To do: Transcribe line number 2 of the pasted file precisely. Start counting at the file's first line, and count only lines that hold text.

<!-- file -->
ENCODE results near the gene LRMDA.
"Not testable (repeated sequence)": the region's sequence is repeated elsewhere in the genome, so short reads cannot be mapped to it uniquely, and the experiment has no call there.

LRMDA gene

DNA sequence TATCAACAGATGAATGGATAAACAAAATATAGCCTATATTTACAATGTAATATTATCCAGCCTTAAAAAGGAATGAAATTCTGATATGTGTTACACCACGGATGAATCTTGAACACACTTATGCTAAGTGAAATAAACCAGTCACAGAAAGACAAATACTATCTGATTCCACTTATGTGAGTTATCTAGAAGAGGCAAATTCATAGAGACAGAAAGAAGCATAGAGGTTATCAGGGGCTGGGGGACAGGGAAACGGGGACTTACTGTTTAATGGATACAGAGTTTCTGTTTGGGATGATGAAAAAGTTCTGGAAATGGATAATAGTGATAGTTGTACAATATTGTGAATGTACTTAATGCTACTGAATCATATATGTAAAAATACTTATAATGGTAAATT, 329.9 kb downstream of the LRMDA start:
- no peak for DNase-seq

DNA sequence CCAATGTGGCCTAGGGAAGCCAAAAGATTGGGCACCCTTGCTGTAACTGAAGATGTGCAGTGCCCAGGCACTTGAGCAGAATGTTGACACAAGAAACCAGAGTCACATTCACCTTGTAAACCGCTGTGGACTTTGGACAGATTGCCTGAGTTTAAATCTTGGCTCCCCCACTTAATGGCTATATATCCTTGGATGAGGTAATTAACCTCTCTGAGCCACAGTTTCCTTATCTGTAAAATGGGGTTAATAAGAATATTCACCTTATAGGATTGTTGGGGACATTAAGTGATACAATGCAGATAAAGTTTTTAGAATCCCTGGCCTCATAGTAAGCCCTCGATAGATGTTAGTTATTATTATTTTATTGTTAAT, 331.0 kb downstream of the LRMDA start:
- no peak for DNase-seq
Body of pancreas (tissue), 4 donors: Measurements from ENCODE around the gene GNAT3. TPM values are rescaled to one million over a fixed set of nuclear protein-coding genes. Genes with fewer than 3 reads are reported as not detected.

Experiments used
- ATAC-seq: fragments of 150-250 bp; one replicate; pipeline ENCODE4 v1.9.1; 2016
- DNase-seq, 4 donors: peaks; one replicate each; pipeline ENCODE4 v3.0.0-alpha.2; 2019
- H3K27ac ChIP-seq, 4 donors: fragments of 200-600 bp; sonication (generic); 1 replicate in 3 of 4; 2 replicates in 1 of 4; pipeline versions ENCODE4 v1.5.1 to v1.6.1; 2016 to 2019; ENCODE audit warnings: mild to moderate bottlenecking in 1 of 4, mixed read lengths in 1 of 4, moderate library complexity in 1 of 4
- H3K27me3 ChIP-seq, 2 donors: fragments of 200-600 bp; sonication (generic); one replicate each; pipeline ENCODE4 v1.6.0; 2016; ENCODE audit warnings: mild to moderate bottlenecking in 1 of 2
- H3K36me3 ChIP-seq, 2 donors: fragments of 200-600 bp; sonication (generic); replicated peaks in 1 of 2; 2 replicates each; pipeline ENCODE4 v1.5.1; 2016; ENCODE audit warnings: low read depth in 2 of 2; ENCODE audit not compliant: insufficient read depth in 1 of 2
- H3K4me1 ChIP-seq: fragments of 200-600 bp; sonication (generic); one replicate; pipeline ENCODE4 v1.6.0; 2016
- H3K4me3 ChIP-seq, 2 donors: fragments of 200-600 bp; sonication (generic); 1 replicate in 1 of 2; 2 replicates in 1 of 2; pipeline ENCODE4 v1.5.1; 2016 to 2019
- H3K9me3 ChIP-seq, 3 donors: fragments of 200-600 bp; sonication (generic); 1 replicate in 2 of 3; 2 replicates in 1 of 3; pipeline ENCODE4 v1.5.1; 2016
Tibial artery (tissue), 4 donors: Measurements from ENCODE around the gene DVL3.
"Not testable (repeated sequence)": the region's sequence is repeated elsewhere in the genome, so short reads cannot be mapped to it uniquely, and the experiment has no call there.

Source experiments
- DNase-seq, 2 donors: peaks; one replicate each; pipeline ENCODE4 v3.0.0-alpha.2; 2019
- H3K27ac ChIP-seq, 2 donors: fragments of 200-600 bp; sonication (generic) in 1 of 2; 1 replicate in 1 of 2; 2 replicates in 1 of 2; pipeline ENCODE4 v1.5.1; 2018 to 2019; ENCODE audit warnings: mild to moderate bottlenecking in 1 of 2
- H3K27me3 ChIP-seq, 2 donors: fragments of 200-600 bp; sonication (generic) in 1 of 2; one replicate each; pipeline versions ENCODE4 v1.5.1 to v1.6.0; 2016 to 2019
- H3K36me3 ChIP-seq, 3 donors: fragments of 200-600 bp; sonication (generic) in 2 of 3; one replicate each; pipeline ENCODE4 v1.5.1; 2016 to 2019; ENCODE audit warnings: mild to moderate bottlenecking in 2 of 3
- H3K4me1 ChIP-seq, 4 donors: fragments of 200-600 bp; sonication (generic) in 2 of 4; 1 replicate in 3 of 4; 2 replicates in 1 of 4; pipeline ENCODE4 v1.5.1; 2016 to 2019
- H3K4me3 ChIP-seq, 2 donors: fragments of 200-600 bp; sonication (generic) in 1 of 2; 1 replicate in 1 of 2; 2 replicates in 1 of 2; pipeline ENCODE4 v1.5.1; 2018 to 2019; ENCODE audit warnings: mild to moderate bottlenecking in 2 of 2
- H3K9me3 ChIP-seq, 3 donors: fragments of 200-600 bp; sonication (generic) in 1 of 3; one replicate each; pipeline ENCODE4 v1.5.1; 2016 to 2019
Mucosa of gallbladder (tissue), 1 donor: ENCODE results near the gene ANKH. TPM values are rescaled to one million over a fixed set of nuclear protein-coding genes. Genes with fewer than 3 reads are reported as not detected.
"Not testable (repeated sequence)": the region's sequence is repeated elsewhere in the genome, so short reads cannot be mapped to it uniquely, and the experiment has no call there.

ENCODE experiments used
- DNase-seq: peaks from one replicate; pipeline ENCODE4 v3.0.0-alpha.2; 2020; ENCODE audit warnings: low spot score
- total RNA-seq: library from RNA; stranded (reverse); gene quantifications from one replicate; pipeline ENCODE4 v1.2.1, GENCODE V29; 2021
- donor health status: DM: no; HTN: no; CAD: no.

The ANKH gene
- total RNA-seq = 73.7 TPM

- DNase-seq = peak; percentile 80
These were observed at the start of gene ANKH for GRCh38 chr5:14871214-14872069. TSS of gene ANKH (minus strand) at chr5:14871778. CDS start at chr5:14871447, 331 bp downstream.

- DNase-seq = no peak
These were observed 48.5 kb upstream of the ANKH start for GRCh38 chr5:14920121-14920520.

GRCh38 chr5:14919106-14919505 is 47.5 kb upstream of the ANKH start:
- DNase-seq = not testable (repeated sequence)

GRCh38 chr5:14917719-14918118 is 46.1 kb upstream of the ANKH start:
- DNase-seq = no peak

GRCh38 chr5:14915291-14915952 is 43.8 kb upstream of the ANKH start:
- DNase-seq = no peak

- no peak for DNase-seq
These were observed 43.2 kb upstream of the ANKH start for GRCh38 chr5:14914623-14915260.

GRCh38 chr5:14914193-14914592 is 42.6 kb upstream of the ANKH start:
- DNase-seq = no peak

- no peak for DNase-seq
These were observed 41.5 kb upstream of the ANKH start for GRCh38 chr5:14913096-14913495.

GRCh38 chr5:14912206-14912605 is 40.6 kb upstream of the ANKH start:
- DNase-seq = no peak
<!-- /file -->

"Not testable (repeated sequence)": the region's sequence is repeated elsewhere in the genome, so short reads cannot be mapped to it uniquely, and the experiment has no call there.